Scientists Find Serious Flaws in Proposal to Delist Endangered Gray Wolf

June 24, 2019 | 10:30 am
Photo: Eric Kilby/Flickr
Jacob Carter
Former Contributor

According to a five-member peer-review panel, the administration’s proposal to delist the endangered gray wolf (Canis lupus) from the Endangered Species Act (ESA) is chalk full of scientific errors that misrepresent the scientific consensus regarding wolf conservation and taxonomy. One member of the panel even said that the proposed rule seems as if it were written with a predetermined conclusion to delist the endangered gray wolf, and then the administration cherry picked evidence they thought supported their conclusion. “It looks like they decided to delist and then they compiled all the evidence that they thought supported that decision. It simply doesn’t support the decision,” said Adrian Treves, an environmental studies professor at the University of Wisconsin. Indeed, the 245-page report provided to the US Fish and Wildlife Service (FWS) by the peer-review panel says that the evidence doesn’t support the administration’s conclusion to rollback protections for the gray wolf across the lower-48.

The peer-review process at FWS

Peer-review is the bedrock of publishing scientific results. Scientists write up the results of their study in a paper that is then anonymously reviewed by peers in their field. The review ensures that the questions scientists are asking are addressed by the right methods and that results are interpreted correctly. If one, it only takes one, peer reviewer finds a major fault in your study, and the editor of the journal agrees that the fault is legitimate and should be addressed, then that fault must be addressed before the results can be published. This may mean further analysis of data, conducting more experiments, or if the scientist(s) cannot address the fault then a rejection of publication of results. According to the recent peer-review of the FWS’s proposal to delist the gray wolf from the ESA, the proposal contained several scientific errors. This means that the administration may address the errors elucidated in the peer-review and produce a proposal that is in-line with the best available science or retract the proposal altogether.

Science-based agencies in our government have peer-review processes in place, and these are especially important for implementing policies that are required by law to be informed by science. The ESA is one such policy that requires decisions to list or delist a species to/from endangered status to be based solely on the best available scientific and commercial data. In 2016, the FWS revised their peer-review policy after encouragement from the Union of Concerned Scientists, Project Coyote, and a letter signed by nearly a thousand conservation biology experts across the country. The new policy entrusts the scientific evaluation of species listing and de-listing determinations to an external committee of scientists who are best suited to assess the scientific evidence and make a public recommendation to the agency, based solely on the scientific and commercial data available, as the ESA requires. The new policy also took additional steps to make the process more transparent by making the peer-review documents available to the public, as well as the conflicts of interest forms from the peer-review panel. The updated policy strengthened the process and it was a step in the right direction for science by FWS.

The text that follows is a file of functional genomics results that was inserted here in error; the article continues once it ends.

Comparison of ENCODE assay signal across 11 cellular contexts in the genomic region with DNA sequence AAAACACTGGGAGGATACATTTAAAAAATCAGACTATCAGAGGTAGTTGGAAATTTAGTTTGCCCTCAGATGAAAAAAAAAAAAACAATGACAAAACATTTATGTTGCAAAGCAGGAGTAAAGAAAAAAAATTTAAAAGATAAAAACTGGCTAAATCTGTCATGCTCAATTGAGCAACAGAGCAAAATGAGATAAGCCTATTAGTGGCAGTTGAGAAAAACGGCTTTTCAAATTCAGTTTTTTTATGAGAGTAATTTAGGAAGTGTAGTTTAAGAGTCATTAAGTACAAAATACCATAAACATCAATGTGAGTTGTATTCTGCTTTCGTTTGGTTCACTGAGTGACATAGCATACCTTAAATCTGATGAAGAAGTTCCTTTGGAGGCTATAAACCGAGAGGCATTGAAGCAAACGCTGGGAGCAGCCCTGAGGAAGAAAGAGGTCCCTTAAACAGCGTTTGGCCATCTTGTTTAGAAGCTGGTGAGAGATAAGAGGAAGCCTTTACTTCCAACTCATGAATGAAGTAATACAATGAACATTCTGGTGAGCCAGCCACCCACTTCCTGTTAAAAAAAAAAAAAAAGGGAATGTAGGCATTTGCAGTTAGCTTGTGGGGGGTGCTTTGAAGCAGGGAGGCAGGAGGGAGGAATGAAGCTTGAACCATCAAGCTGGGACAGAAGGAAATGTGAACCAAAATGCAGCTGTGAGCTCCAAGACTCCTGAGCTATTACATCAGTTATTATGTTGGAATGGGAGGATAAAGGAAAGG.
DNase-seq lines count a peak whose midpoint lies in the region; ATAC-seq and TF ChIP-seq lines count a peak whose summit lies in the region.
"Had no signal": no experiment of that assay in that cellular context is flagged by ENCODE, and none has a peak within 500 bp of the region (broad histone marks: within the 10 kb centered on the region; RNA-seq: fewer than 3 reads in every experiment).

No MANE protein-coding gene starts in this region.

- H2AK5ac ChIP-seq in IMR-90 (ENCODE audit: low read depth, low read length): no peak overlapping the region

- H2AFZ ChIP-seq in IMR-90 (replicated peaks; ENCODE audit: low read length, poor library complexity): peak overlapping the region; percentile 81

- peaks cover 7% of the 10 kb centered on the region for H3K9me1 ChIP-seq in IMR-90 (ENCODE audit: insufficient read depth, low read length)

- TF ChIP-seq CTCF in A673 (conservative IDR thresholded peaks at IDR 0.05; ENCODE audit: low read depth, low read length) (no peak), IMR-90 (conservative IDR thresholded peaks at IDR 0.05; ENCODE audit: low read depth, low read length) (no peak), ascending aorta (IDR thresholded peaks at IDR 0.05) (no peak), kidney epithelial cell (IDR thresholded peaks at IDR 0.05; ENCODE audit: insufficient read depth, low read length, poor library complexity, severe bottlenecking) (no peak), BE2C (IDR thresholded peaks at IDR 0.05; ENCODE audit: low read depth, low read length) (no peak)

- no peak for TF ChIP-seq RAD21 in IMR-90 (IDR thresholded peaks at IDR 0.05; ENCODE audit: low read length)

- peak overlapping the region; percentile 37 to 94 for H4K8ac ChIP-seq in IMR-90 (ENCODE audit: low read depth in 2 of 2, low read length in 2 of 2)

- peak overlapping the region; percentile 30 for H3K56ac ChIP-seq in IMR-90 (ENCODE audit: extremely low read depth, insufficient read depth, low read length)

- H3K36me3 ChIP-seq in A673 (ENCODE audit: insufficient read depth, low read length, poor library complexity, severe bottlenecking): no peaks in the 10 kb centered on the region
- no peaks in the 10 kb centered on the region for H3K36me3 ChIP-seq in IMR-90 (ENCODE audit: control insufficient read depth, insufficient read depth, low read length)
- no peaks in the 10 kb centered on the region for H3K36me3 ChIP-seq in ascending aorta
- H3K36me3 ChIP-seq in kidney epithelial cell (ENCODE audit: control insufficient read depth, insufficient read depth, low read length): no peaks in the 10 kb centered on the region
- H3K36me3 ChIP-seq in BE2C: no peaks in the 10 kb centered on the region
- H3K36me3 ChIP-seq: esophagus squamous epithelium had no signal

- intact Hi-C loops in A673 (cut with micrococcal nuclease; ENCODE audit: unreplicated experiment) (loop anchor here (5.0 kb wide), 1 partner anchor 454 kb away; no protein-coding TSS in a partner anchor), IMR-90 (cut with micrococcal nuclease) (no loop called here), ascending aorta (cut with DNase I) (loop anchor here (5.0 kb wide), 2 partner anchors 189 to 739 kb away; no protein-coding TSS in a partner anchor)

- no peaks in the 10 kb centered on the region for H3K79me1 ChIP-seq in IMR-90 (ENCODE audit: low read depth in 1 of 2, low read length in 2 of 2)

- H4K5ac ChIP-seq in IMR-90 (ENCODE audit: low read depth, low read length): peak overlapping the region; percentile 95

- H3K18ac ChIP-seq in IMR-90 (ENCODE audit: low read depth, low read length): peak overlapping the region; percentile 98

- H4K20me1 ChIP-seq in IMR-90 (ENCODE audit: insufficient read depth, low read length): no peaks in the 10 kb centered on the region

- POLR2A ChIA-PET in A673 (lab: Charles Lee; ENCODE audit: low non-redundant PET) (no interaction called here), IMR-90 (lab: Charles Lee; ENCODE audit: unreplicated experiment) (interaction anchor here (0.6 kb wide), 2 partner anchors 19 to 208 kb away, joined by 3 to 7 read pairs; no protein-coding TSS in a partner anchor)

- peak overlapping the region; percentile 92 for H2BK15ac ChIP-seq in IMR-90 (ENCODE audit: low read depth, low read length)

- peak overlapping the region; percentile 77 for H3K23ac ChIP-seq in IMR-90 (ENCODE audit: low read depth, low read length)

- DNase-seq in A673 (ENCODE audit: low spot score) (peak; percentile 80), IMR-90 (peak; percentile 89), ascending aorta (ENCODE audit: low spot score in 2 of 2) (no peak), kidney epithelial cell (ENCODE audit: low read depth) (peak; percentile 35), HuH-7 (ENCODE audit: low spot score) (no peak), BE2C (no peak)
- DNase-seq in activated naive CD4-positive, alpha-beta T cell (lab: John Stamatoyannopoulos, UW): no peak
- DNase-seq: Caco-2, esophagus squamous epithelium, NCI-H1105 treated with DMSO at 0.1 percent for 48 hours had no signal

The Gray Wolf’s Controversial History

The gray wolf has long been a controversial species regarding its endangered status. In 2011, ESA protections were removed for wolves in the Northern Rockies by Congress – the first time ever that the legislative body delisted an endangered species. The scientific community largely agreed that this rollback of protections was not based on the best available science.

Since the gray wolf’s protections under ESA were removed in the Northern Rockies, interest groups have moved to have the wolves’ protections removed across most of the lower-48. The FWS submitted a proposal for this delisting in 2013, but an independent peer-review as well as a majority of public comments against the proposed delisting delayed the agency’s decision. The Trump administration proposed to move the delisting of the wolf across the lower-48 in March, 2019. But the scientific consensus remains the same – the gray wolf still needs protections afforded to it by the ESA.

Science Says Protect the Wolves

Treves is concerned that if protections are lifted for the gray wolf then illegal poaching will increase and this could decimate the population like has happened in the past, a concern that Treves has published on previously. Rancher and hunters continue to express concern that protections for wolves will increase their population such that the carnivore will annihilate stocks of prey (e.g., elk, sheep, cows). But there is no scientific evidence that supports killing predators makes livestock safer. In fact, in some cases it seems that killing predators may actually worsen the problem.

The peer-review is in and the experts say that the Trump administration’s proposal to delist the endangered gray wolf is not in line with the scientific evidence. This means that the administration should throw the delisting proposal in the trash because the ESA requires delisting decisions to be based solely on the best available scientific and commercial data. If they move ahead with the proposal as-is…well…seems like that would be illegal.